Several of you have asked what I meant when Joe Nocera yesterday quoted me calling mortgages a “social entitlement.” Did this mean I want Fannie and Freddie privatized into oblivion, taking out FHA for good measure? No, indeed – to call something a social entitlement isn’t, at least for me, to damn it. Rather, it’s to argue, as I’ll do here in more depth, that we need to weigh the cost of federal direct and indirect support for residential mortgages against all the other urgent calls on national resources. Housing for housing’s sake – the proverbial “American dream” – is an ill-considered and, as we learned the very hard way, a costly call. Instead, we need far better to target federal support, making it direct and transparent, to clearly-identified groups of borrowers. Right now, anybody who wants a high-LTV mortgage for a $750,000 condo can get a loan backed by a full-faith-and-credit USG seal, while many other vital national needs – biomedical research, infrastructure, poor kids and so much else – go ill-met at best. Surely, we can do better to balance housing policy with all our other national priorities.
With the introduction this week of the Corker-Warner GSE rewrite, this question has taken on new urgency. This bill is premised on the need for a continued USG guarantee that, while considerably scaled down from current levels, would still put the U.S. eagle atop trillions of middle-class mortgages. The rationale for this is simple: it’s impossible to securitize $4.5 trillion or so in residential loans without a TBA (to be announced) market that ensures overnight liquidity, central-bank demand, securities-financing collateral eligibility, MMF appetite and a host of other benefits that make MBS immediately liquid. The key to TBA is the USG guarantee (for Ginnies) and agency stamp (for Fannie and Freddie) that make investors indifferent to the credit risk that would otherwise vary wildly based on the nature of individual mortgages backing each MBS. With TBA, investors need worry only about prepayment risk and several others resulting from potential changes in applicable interest rates.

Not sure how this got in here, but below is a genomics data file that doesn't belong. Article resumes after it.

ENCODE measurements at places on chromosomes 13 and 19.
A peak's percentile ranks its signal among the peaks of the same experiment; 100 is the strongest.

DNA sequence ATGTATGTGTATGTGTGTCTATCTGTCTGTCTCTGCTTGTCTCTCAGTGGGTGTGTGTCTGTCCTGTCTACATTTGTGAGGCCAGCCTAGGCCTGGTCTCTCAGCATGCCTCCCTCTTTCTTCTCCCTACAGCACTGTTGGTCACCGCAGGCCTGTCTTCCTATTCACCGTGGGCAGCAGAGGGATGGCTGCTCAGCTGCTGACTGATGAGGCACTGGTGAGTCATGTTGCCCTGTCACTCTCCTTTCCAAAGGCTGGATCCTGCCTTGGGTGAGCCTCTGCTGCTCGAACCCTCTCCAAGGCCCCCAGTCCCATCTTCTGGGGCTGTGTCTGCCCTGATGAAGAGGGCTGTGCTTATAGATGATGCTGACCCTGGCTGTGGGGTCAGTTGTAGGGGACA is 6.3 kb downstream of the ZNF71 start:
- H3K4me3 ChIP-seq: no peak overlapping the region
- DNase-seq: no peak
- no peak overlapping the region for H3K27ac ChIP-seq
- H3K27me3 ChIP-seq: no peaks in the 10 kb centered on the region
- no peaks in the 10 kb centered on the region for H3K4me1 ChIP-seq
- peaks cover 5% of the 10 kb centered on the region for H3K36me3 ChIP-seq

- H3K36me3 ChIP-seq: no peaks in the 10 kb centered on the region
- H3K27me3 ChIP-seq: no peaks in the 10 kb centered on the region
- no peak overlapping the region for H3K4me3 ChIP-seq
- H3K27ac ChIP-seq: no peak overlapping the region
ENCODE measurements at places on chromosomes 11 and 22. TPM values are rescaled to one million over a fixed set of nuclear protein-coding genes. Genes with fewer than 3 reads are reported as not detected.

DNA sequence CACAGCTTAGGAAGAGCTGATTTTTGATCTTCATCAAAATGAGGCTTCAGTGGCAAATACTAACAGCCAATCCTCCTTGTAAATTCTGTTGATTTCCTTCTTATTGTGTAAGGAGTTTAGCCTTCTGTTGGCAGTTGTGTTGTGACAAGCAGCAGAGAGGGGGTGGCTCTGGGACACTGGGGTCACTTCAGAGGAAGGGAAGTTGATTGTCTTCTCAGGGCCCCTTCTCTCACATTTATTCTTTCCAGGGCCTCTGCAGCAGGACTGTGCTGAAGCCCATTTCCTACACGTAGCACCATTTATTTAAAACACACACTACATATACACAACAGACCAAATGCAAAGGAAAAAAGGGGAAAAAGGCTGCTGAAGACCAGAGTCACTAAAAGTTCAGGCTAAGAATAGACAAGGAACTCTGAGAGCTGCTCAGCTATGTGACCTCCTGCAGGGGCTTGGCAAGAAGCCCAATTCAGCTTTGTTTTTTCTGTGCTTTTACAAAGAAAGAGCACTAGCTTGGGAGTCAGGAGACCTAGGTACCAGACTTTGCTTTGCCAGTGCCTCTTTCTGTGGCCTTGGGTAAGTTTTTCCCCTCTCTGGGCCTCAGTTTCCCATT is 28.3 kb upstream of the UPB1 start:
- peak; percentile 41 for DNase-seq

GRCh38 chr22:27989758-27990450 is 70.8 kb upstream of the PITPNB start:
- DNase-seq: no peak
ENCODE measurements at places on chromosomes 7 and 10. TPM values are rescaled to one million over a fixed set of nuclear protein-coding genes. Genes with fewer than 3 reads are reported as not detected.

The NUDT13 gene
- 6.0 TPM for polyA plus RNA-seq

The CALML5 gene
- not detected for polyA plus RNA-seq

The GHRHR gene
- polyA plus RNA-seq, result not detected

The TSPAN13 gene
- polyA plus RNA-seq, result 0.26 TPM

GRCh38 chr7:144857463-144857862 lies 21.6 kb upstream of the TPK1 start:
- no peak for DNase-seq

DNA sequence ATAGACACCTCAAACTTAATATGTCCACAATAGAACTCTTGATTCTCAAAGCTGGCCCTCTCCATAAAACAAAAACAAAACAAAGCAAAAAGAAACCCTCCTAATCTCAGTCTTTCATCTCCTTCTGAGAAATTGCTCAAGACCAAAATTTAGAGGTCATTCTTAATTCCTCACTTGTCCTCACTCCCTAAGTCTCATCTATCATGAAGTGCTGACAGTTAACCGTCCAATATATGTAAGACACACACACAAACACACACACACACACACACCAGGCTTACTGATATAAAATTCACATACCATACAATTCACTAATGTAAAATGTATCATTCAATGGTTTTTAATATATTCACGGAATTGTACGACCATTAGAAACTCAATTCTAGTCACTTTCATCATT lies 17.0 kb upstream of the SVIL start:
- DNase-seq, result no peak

Without a USG or agency backstop, investors will need to look through to individual mortgages and, thus, come in and out of the MBS market at differing prices at different times in ways that undo overnight liquidity and all the other characteristics that support trillions in U.S. MBS. To be sure, investors did create a remarkably liquid secondary market for subprime private-label paper during the boom years. This, though, resulted not from investors’ ability to parse mortgage risk, but rather to credulous faith in credit ratings. If we want a TBA market based on AAAs, I suppose we could have one, but I personally will then head for the hills.
So, we need TBA for a liquid market and to get TBA we need a USG stamp. From this, I suggest we think carefully through which borrowers should get the benefits of this costly coverage. My own recommendation: first, limit eligible mortgages only to owner-occupied properties. The Corker-Warner bill, like current policy, would continue to allow the federal backstop for vacation and investor properties. This makes them cheaper to finance, but I think it’s fairly straightforward to argue that scarce federal resources should not support ski-in, ski-out.
Second, we should income target loans eligible for the new federal guarantee. The current $729,750 limit granted FHA no longer applies to Fannie and Freddie, but the $625,000 ceiling now in effect and the $417,000 one reinstated by Corker-Warner are still way higher than the national median house price of $208,000. And, many states have housing prices well below this median, meaning that current ceilings permit not just USG support for luxury investor properties, but also very high-end housing in many parts of the country.
In my view, what makes mortgages a social entitlement is that pretty much anyone now can get one for any property, even if the borrower could easily afford the house without a USG guarantee. Sure, the loan without a federal backstop might cost more, but many of them would land not in the secondary market, but rather back on bank balance sheets. This would be good not just for banks – especially smaller ones – but also for borrowers who would be far less likely to be lost in a maze of robo-voices at call centers when trying to resolve a problem or arrange a loan modification.
Come to think of it, the current system doesn’t just provide a social entitlement to middle- and upper-class borrowers. It also provides a not-so-social one to Wall Street that can engage in credit transformation without the bother of regulatory capital or all the other costly rules to which banks are heir. Time for a change.